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Cassidy supplies model against left's bullying

Louisiana’s Republican Sen. Bill Cassidy’s center-left origins have resurfaced, and that’s actually a good thing.

Perennial candidate Rob Maness, who launched his string of defeats by losing to Cassidy for the Senate in 2014, kept telling anybody who would listen that Cassidy was too liberal ideologically. While his voting record in the House of Representatives belied that, others asserted he had a leftist streak in him that certainly he had more than a decade ago.

Cassidy’s Senate tenure has given no reason to believe he acts anything as a conservative, with a lifetime American Conservative Union voting scorecard rating of over 82. But the leftism he once flirted with came out strongly in his actions concerning the nomination of Appellate Judge Brett Kavanaugh to the Supreme Court.

In the past couple of weeks, desperate to derail his nomination since they didn’t have the votes to do that, Senate Democrats seized upon and hyped allegations of sexual indiscretions, if not illegal behavior, in Kavanaugh’s youth, which since have been demonstrated as uncorroborated from accusers with little credibility. Despite that, rock-ribbed partisans and/or leftist ideologues have kept the torches lit wanting to burn the nomination at the stake.

This comes as no surprise, because emotion and bolstering pathologically-held convictions are all liberalism has left to justify its existence. Intellectually bankrupt and unable to win elections on the issues, it only can turn to this to try to win public policy battles. This is why mainstream conservative activists will conduct civil debates through the spoken and written word, drawing upon research and history to validate their worldviews and seldom resorting to histrionics bereft of facts, while their liberal counterparts typically scream in people’s faces, commit acts of thuggery, and conjure up baseless accusations in order to score points.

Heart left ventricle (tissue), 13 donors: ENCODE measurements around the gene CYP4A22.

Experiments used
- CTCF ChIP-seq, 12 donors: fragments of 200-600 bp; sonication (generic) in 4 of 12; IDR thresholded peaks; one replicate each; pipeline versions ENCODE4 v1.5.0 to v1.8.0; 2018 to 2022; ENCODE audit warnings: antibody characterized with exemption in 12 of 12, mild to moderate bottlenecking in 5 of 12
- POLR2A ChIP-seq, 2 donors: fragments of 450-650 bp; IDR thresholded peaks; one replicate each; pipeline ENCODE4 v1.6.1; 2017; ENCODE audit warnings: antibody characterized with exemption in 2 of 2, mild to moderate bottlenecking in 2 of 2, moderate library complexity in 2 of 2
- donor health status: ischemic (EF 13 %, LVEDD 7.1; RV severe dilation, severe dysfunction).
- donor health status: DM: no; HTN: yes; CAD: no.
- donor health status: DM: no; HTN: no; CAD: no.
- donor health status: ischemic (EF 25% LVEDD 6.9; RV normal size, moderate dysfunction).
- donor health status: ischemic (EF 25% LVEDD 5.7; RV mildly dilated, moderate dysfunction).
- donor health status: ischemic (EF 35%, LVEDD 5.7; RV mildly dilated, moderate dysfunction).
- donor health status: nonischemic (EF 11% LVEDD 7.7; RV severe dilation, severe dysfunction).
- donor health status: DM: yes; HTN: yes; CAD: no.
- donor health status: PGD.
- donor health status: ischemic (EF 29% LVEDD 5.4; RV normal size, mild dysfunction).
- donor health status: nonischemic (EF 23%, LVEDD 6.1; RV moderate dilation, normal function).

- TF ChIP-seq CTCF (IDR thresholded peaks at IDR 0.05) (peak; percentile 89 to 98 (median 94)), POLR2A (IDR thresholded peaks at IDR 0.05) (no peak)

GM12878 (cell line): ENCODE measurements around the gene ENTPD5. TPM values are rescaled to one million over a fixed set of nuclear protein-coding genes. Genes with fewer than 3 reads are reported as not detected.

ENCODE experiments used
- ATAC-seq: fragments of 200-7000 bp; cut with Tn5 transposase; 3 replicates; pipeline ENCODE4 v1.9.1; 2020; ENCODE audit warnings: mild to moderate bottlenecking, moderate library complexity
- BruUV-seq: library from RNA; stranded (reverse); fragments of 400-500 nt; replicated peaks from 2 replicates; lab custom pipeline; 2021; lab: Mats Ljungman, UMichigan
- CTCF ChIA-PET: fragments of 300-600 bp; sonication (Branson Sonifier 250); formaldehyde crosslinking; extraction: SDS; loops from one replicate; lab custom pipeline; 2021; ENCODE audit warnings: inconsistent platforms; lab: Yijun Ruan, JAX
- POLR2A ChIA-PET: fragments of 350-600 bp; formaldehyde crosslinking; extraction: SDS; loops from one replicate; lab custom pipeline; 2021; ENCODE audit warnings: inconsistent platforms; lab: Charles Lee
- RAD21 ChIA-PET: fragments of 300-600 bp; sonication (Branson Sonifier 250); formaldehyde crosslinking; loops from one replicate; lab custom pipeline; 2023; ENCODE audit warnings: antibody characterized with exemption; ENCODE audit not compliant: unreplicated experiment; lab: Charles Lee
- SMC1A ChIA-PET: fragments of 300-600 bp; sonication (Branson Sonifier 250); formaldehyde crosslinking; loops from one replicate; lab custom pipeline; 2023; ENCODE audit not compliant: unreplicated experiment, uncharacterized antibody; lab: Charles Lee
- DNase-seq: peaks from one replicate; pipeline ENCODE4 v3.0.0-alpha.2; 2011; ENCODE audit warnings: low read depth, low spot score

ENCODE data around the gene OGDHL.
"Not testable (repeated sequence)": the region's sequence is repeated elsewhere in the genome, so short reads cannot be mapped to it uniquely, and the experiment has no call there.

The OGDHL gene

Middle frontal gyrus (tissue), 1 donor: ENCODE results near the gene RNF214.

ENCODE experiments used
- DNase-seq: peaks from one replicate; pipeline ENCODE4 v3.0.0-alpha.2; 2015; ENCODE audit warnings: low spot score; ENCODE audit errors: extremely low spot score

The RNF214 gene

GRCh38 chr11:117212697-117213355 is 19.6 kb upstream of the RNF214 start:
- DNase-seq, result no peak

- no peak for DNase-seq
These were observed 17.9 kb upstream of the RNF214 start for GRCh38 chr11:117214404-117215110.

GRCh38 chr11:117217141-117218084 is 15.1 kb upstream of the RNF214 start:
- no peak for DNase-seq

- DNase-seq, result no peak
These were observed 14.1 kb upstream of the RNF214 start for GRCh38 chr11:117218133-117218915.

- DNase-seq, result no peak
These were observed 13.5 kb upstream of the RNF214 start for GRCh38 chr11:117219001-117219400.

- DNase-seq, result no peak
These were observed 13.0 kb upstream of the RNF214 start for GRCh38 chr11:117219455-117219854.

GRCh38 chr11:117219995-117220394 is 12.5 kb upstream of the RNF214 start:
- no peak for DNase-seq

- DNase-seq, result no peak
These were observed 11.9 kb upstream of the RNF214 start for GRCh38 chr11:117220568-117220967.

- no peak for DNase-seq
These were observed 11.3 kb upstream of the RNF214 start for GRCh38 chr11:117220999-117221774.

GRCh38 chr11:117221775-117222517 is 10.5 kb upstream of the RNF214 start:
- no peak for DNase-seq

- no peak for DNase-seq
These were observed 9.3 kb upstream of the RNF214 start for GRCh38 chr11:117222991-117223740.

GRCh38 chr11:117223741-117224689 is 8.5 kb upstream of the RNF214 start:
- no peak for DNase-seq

Unfortunately, this makes the conservative policy-makers have to play the left’s game to some extent. And the ebbing familiarity that Cassidy has with it may have prompted him to deal as he has with the nomination travesty unfolding.

When accosted by a leftist mind-numbed robot spouting nonsense about the whole affair, Cassidy gave as good as he got, calling her out for her endorsement of assuming guilt while having to prove innocence and of wanting to turn a confirmation hearing into a trial over uncorroborated charges wholly lacking credibility. This followed comments Cassidy made, concerning a set of ludicrous allegations against Kavanaugh, that the accuser should face criminal referral because she made them under oath to the Senate.

Whether other senators understand this, Cassidy has figured out that leftism has devolved into and rapidly is becoming defined through bullying behavior. And the only way to stop the left from continuing to act as a bully is to stand up to it.

That many Democrats sitting as his colleagues have condoned, if not egged on, that kind of behavior and worse, Cassidy has sent out a message that these tactics won’t make him cower. That personally is he anything but pugnacious amplifies the symbolism of his defiance.

Others on the political right can capitalize on Cassidy’s approach. By shutting down this behavior, by letting the world see this unreason for what it is, while the left won’t abandon this mode because that’s all it has, the diminution that will follow will improve public policy debates, leading to better decisions.

Bullies stop bothering you when you confront and shame them. Conservatives need to understand that and act accordingly with the left, Cassidy has shown.

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